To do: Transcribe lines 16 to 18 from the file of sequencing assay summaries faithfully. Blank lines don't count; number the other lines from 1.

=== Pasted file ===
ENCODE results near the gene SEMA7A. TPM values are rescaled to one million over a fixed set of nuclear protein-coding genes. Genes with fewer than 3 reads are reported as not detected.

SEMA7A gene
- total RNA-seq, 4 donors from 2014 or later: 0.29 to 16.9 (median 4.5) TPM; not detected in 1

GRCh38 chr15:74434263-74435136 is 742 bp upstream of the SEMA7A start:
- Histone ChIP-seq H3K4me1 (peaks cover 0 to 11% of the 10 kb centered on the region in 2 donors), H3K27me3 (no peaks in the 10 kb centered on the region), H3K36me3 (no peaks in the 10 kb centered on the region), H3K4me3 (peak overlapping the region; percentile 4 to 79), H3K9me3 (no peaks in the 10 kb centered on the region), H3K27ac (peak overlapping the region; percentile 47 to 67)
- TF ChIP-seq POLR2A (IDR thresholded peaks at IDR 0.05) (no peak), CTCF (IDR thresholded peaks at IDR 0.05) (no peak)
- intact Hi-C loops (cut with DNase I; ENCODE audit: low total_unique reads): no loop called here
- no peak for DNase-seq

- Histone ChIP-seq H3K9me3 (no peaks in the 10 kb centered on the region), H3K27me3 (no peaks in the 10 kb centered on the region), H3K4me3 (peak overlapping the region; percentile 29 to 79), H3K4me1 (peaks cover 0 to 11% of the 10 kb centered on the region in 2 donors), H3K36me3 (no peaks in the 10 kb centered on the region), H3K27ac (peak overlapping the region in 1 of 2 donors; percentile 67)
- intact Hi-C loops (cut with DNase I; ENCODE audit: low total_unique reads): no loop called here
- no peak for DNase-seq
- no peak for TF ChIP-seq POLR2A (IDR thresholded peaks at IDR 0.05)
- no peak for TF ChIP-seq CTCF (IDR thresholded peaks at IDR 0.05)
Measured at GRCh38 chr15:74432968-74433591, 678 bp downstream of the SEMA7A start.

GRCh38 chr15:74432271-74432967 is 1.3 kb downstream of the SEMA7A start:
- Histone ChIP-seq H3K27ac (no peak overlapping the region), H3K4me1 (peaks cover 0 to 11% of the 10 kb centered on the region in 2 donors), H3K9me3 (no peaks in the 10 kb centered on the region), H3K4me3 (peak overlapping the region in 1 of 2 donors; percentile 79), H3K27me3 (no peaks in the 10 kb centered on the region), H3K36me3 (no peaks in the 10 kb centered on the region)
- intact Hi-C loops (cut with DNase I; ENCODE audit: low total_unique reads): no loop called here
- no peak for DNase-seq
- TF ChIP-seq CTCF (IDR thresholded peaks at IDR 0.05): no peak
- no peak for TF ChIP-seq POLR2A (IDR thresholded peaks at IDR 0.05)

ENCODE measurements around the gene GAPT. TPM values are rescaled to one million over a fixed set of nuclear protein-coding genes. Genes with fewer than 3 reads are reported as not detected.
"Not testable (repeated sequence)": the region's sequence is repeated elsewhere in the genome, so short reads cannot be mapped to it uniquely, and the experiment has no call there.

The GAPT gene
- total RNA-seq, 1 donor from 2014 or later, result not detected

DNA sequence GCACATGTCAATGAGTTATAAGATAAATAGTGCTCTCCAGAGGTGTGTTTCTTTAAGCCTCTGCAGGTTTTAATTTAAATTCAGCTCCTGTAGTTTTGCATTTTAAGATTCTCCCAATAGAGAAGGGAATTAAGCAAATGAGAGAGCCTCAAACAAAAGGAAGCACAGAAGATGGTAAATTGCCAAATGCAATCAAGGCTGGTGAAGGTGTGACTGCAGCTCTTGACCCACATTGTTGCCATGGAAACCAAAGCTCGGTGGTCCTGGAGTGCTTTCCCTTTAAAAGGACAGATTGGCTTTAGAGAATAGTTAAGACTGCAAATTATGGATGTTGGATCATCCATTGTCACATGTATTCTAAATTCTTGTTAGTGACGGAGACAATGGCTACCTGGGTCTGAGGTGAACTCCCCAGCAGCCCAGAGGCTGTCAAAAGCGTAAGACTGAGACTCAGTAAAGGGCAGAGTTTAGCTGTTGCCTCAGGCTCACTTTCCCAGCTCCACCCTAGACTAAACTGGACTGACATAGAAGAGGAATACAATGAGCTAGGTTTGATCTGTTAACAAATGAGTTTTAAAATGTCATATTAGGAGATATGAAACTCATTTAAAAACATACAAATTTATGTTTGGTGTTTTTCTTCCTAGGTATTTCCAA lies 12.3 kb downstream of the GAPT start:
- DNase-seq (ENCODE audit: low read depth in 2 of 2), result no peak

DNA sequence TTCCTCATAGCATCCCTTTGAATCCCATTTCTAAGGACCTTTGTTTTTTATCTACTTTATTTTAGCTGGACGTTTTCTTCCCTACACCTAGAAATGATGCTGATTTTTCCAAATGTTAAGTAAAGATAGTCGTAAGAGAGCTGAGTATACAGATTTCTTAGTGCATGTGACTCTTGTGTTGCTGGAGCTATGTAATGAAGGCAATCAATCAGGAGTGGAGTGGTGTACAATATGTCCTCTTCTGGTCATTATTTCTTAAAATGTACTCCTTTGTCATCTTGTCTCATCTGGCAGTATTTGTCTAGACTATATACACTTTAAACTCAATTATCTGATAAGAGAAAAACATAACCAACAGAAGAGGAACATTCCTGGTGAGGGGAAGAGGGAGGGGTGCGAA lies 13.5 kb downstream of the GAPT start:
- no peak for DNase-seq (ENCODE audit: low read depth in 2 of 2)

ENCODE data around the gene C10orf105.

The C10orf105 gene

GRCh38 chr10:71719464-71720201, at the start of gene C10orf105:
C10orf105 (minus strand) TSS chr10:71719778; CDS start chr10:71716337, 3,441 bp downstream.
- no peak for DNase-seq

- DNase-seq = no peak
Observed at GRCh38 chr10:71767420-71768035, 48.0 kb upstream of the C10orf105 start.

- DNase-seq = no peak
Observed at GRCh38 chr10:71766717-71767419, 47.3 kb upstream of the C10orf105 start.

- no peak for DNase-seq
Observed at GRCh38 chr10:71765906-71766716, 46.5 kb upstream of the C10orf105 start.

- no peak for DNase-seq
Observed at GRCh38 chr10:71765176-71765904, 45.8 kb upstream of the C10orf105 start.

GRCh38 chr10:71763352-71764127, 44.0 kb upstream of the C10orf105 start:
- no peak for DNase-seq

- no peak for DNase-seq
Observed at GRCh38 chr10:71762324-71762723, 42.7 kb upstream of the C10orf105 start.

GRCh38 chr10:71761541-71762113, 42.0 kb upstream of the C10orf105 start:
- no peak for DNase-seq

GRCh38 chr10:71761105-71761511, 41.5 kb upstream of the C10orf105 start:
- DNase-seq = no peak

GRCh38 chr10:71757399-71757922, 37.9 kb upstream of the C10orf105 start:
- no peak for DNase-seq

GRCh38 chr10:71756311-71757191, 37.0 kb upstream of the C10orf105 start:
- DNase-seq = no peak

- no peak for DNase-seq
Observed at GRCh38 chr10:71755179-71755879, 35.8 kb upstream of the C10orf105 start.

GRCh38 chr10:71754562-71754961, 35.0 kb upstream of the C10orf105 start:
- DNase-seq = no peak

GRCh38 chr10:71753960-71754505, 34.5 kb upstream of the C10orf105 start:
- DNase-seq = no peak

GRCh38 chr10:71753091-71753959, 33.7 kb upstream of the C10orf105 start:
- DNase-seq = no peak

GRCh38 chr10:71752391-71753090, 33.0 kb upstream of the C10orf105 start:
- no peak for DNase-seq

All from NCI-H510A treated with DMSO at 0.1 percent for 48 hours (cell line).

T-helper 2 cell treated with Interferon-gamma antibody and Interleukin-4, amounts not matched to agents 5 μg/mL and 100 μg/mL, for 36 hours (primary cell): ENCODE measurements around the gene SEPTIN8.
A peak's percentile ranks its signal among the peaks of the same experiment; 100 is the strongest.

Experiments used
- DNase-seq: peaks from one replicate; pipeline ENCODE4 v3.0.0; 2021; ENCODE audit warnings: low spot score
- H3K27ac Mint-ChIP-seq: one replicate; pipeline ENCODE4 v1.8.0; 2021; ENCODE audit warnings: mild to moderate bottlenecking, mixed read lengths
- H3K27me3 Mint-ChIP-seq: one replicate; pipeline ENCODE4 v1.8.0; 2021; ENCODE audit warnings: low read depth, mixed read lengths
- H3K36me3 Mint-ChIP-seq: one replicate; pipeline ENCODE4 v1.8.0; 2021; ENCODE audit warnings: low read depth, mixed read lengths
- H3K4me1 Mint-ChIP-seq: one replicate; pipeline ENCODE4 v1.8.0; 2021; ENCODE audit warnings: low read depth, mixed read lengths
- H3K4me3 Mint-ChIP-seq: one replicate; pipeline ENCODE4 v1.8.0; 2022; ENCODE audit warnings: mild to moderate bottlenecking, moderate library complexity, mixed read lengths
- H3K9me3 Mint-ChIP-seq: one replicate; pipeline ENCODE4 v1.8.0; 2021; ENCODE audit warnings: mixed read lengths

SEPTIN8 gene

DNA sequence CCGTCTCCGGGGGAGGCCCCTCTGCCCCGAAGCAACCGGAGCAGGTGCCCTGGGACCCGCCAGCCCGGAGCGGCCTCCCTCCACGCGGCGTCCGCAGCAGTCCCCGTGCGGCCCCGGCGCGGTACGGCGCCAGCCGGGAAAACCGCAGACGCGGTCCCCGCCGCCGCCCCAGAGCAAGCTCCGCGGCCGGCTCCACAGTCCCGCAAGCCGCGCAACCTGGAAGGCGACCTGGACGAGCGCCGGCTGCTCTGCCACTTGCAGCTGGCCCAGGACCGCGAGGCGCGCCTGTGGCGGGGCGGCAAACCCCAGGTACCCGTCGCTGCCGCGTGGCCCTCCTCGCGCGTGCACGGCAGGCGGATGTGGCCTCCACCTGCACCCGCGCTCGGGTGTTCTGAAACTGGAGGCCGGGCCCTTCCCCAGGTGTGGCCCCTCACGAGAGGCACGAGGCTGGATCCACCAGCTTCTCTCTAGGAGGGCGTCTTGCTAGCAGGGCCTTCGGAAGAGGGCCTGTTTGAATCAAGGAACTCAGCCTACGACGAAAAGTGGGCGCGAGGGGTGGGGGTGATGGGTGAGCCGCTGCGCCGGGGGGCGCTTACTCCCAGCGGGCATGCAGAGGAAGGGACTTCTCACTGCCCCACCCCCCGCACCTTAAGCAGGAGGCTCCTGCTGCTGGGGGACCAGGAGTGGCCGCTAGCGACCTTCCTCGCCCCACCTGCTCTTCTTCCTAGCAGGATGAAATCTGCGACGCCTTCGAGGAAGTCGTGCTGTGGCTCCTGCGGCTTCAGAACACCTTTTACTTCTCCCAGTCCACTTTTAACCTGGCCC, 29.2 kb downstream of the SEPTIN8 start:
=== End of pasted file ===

- Histone ChIP-seq H3K27ac (no peak overlapping the region), H3K4me1 (peaks cover 0 to 11% of the 10 kb centered on the region in 2 donors), H3K9me3 (no peaks in the 10 kb centered on the region), H3K4me3 (peak overlapping the region in 1 of 2 donors; percentile 79), H3K27me3 (no peaks in the 10 kb centered on the region), H3K36me3 (no peaks in the 10 kb centered on the region)
- intact Hi-C loops (cut with DNase I; ENCODE audit: low total_unique reads): no loop called here
- no peak for DNase-seq